Some of the people that I am sending a post card to prefer to have me write it in their language, which I do not know how to write in. For example Chinese and Russian. Should I just write it in English, or is there a way to print it and attach it to the postcard somehow? Thanks!
Welcome to the forum! On the official site, if you go to the traveling postcard page, next to their address is a button that says “Print address”:
And if you click that, you can use the check boxes to select which address you want to print, and what other information you would like to print as well. Hope this helps!
Although scrutiny already solved your question, you might want to have some fun with it and try to actually write the address in Chinese. There’s this crazy methodical way by PinkNoodle and other ones not so complicated, as copying by hand. If you have the time and feel like it, go for it!
And if all of that is too complicated, just write the English address.
I can’t print out the addresses easily and I am too unsure to attempt to write foreign letters, so I just write the address with the Latin letters (and somebody gotta keep the post office’s translators at work, right…?) I have couple of times printed out the address when it was about a trade, and it seems like there isn’t much difference between travel times (just a day or two). Just make sure to leave little of empty space under the address or on the side, so the post office can fill in the address in their script.
With Russian addresses I handwrite the address. Most letters are similar to our alphabet. Chinese addresses I print.
You have laernt one alphabet - and you did it as a little child.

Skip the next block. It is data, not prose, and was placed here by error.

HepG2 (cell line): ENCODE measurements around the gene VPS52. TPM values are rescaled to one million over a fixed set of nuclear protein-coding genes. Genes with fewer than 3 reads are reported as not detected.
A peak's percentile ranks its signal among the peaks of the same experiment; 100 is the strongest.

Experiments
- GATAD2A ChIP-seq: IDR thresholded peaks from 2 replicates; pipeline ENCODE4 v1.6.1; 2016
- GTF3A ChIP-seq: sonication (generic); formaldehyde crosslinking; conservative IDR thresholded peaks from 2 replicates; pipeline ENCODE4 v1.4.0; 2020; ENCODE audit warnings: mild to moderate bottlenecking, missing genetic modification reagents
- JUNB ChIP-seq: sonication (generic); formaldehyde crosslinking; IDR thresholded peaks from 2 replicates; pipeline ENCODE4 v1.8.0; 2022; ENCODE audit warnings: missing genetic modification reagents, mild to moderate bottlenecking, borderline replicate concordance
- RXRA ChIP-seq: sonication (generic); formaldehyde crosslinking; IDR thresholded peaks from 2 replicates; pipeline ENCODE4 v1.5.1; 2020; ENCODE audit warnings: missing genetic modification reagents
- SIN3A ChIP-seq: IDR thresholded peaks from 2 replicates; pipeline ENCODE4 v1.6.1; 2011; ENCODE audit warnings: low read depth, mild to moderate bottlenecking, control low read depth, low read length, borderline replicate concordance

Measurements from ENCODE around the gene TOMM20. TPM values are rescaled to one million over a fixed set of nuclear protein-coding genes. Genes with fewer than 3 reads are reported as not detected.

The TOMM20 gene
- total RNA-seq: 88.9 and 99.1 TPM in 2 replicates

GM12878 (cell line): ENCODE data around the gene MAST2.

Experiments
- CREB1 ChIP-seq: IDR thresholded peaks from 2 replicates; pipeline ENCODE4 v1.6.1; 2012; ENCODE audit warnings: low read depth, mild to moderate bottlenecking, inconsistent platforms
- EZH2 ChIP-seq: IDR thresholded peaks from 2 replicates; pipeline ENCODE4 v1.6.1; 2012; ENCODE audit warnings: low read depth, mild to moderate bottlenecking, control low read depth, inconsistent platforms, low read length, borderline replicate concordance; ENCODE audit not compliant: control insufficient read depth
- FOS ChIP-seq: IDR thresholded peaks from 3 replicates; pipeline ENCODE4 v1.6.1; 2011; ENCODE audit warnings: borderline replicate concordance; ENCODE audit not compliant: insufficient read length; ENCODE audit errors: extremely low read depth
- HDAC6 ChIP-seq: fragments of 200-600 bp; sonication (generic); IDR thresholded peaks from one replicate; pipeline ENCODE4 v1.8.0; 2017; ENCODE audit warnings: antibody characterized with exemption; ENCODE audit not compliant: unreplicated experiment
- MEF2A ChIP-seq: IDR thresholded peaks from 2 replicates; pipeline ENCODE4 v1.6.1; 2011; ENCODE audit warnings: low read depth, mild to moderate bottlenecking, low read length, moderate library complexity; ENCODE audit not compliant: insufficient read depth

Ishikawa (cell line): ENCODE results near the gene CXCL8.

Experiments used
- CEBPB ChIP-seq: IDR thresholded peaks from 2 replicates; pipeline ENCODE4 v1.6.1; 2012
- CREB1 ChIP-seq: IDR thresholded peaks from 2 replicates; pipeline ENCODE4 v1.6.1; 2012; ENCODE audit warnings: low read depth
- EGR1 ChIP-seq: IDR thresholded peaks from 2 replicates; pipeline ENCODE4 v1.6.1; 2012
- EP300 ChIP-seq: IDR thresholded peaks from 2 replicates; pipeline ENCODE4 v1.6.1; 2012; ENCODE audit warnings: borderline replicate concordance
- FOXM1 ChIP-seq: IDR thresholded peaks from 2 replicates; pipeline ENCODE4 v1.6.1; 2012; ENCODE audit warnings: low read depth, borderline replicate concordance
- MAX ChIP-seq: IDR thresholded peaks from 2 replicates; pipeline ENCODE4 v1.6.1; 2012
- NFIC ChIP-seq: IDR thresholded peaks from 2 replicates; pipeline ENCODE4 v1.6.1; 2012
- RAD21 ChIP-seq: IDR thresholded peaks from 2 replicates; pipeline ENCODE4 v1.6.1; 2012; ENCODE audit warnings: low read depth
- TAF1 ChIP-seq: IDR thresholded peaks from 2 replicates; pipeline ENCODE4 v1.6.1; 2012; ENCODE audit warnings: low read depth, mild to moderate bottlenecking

Believe me, you can do it again!
Chinese looks tricky, but then: Just like your handwriting doesn’t look exactly as the the Latin print on your computer screen, Chinese handwriting also looks slightly different for every writer, and it still remains legible for the postman. Anyway, he has always been able to decipher my chinese handwriting, even though I haven’t got a clue what I’m doing
I bought a label printer and always print the addresses in the language the recipient if they provide it. Those cards arrive more quickly and disappear less frequently than cards addressed in latin letters to a country that does not use them.
It is my understanding that in China the translator travels from post office to post office, so cards addressed in anything other than Chinese sit in a box waiting for the translator to come once a week, or whatever that periodicity is. I think the more rural the area, the longer that wait becomes.
I have also heard from recipients that an address label with the translated address in the home language is also sometimes used. The care taken when placing this label is not always what the sender might desire, and sometimes correspondence information gets covered. Such are the hazards of sending postcards across language boundaries.